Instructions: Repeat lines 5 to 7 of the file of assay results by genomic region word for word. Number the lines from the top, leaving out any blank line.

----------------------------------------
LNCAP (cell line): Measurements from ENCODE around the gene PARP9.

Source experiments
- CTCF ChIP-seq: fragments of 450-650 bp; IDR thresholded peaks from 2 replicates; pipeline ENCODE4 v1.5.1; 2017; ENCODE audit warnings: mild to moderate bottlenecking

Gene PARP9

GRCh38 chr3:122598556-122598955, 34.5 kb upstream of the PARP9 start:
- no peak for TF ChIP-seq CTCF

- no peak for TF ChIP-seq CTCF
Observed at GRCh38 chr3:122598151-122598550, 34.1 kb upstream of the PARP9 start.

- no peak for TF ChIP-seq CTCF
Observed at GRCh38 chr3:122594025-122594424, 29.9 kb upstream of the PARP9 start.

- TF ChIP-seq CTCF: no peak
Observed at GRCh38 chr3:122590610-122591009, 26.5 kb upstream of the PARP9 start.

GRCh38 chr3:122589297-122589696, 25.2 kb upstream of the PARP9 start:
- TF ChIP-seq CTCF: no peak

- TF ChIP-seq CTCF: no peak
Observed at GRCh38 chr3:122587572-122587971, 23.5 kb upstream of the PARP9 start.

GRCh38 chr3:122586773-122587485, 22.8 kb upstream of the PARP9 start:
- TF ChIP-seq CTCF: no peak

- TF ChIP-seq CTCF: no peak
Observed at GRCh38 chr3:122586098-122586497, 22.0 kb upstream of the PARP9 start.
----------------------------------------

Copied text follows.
GRCh38 chr3:122598556-122598955, 34.5 kb upstream of the PARP9 start:
- no peak for TF ChIP-seq CTCF

- no peak for TF ChIP-seq CTCF